The Difference Between Prizes and Points - Soccer Parenting
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Tiffany Weimer Playing Soccer

The Difference Between Prizes and Points

As an adult, (a real one now) I see that we give young people a lot of mixed messages. I’m guilty of it myself.

We tell them to not waste opportunities. To take their goals and dreams seriously. We tell them to work hard and train more and be dedicated. We also tell them to rest, not overdo it, not over-train, to be kids and enjoy life.

At some point, the messages have to be confusing. Are we promoting balance? Or are we promoting being the best they can be in a given area? Is there a right or wrong thing to promote? Can you do both?

The problem with messaging is that often we don’t even know our own stance on a topic. We are bombarded with everyone else’s opinions and reactions that we often forget exactly how we feel. Sometimes we even forget what we stand for.

I know that my own experiences cloud reality. I think about that all the time. From the time I was 9 years old my mom says “everything changed…you couldn’t miss practice” and that’s the mindset I’ve been in for the past 28 years of my life.

I often don’t understand balance. I don’t understand when players tell me they want to play DI college soccer or pro soccer and then they don’t come to training, they don’t watch their games back, they don’t try hard. I don’t understand when they don’t watch games on TV or go kick around in their back yard.

I don’t understand because I don’t know if they understand what they truly want. I think our messaging as adults has very often told them what they should want.

“Well, if you’re going to play on this team that travels all the time and trains 3-4x a week, then you need to probably want to play DI and get a scholarship too.”

But do the players really want that? Is that the right reason to play even?

I talked to one of my old coaches recently. He told me a lot of interesting stories, but this stood out:

“Your mom was fine. She knew you were good. She just wanted you to go to school for free. (Some other parents) were all about the status”

She wanted me to go to school for free because if I didn’t, I had to pay for it myself over time. Not because she would get the glory of saying that I went to school for free. She wanted a better life for me.

I imagine that’s how some people out there look at it. But after a year in youth soccer, I think it’s more about status and the story people can tell more than anything. It’s about saying you play for this club or that club. It’s about saying you’re going to this school or that school (even if it’s a bad fit) It’s about a lot of things I guess, but it’s hardly about soccer.

As a player, I don’t remember thinking about college. I didn’t think about who was on the sidelines watching. I didn’t write back to coaches or answer the phone when they called (yeah I was rude, sure). But I didn’t want to go through that process. I just wanted to play soccer.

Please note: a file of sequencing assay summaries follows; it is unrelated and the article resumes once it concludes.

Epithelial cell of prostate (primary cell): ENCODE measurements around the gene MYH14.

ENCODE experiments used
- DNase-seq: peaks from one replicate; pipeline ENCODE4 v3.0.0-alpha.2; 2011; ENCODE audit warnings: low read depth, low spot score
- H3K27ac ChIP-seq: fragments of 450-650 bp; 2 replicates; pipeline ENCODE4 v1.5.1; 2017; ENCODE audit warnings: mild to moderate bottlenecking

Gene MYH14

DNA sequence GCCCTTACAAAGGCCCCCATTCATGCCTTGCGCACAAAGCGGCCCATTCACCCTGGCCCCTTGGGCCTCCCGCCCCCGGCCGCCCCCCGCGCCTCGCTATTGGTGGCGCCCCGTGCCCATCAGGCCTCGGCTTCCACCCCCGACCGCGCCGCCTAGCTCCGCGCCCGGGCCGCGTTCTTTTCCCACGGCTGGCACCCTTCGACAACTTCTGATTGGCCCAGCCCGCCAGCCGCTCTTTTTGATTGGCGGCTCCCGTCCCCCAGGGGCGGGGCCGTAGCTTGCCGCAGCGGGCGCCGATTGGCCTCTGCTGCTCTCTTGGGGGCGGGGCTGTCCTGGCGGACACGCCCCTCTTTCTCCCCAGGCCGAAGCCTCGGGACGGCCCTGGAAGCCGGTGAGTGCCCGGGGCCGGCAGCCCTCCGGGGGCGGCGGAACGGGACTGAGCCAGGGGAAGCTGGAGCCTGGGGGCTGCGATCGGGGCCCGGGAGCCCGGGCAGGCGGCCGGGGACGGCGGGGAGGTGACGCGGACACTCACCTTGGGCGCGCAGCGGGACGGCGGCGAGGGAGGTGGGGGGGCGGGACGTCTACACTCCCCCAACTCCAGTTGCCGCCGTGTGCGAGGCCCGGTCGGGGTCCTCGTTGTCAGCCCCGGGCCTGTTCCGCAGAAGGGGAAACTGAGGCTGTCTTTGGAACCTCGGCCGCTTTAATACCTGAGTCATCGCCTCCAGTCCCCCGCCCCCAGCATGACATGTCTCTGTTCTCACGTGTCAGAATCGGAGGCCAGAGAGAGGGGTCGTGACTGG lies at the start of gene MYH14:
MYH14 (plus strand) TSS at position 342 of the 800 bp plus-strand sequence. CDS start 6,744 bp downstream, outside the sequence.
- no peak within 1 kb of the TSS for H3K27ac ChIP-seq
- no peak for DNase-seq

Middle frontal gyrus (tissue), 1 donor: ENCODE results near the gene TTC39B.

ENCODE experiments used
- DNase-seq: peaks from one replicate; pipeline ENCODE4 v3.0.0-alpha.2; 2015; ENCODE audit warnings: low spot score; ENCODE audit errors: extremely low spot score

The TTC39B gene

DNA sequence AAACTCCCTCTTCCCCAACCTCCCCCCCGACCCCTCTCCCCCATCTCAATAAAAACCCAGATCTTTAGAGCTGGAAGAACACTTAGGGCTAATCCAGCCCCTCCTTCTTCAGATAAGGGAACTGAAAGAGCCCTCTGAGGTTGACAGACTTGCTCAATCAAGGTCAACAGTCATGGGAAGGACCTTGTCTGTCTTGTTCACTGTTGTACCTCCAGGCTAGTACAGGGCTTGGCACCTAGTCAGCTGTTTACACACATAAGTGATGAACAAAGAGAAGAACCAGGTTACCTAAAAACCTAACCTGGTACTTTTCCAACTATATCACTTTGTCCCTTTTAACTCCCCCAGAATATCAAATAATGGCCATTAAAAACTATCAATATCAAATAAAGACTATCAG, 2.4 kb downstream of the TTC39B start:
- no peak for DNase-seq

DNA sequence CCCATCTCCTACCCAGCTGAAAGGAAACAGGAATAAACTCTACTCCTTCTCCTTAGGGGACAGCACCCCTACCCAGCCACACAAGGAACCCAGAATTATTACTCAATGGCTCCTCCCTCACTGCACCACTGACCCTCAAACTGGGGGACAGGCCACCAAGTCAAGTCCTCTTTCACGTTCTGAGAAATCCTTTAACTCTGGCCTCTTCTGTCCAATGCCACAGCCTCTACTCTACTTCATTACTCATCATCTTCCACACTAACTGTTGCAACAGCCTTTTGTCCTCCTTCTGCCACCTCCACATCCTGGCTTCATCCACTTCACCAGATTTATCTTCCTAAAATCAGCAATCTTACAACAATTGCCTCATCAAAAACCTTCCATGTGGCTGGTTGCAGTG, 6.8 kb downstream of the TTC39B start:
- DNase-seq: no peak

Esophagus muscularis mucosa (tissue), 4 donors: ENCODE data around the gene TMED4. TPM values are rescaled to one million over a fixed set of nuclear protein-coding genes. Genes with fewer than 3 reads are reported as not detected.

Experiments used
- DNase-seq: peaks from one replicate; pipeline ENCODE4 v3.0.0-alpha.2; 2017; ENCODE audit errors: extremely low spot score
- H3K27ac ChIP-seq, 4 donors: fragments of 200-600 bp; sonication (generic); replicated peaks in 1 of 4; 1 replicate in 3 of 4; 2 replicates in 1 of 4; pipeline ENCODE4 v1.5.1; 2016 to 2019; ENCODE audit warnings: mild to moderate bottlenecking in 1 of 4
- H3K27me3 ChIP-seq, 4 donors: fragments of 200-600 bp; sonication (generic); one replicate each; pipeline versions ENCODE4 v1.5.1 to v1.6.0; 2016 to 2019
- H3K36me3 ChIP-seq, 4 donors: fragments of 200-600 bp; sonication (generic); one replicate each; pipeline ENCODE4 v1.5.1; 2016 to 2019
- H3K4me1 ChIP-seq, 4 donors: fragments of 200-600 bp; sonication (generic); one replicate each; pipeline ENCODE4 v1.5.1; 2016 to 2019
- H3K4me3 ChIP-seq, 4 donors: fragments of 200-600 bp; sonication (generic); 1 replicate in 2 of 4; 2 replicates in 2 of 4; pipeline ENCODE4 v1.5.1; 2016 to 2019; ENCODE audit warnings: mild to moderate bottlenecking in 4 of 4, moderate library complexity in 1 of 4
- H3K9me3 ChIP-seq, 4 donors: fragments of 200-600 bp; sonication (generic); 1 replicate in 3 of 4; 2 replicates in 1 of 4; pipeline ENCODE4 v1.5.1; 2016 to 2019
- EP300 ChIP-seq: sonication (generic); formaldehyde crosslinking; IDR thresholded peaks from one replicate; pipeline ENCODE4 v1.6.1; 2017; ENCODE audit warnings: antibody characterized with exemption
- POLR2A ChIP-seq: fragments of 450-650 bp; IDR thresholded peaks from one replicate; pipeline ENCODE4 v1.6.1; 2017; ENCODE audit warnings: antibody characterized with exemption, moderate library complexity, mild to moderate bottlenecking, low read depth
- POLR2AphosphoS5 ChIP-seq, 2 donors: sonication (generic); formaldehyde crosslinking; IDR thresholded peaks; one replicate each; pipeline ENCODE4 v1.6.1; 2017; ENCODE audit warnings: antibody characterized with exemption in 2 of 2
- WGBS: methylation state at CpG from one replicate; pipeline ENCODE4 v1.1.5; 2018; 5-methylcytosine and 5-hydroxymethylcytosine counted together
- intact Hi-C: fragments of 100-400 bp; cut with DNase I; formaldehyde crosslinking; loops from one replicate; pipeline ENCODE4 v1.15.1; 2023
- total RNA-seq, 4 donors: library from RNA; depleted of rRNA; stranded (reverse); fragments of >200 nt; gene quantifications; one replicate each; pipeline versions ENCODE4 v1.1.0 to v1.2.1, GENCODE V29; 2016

I have always and will continue to play the game of soccer because of the feeling it brings me. There is no hidden agenda. It’s not to please someone or to get something. I do not expect anything in return from all I have “given” to the game.

I don’t know how to help people reach this level of interest in something. I am trying I guess, but the one superpower I want I can’t have: to change someone’s mind.

The only thing I did learn early on that helped me with this mindset was the better I got at the game, the more I enjoyed it. So, there was a pursuit of perfection that we now know never happens. It’s just an accumulation of points like at Dave & Buster’s where at the end you get a pretty neat prize. At some point I learned that the glory of that prize only lasts a few hours and then you’re back to accumulating points again. I learned that the points was actually the fun part. Not the prize.

I am probably writing today to make sense of my own thoughts, but maybe it will spur discussion. Much of this is common knowledge, but the feeling of doing something because you truly enjoy it and not for any other reason is lost on a lot of people now. Seems like everyone has an agenda.

So often I can’t help but feel that I don’t belong and I don’t know how to help. And maybe that is something I just need to deal with. But in the meantime, it’s won’t stop me from trying to figure out my place in the game and how I can help others get to a place where their points matter more than their prize.

About the Author Tiffany Weimer

Tiffany Weimer grew up in Connecticut where she earned herself the opportunity to play soccer for Penn State University. She holds the Big Ten all-time goals record (91) and was a 2x runner up for the Hermann Trophy. Tiffany, now retired, played in the US, Brazil, Sweden, Finland, Denmark and Canada, and had a handful of call-ups to the US U21 and senior women’s national teams. While playing, she started a women’s soccer magazine, a youth soccer club, and most recently founded Duktig Brand to help elevate the level of preparedness of coaches and players.

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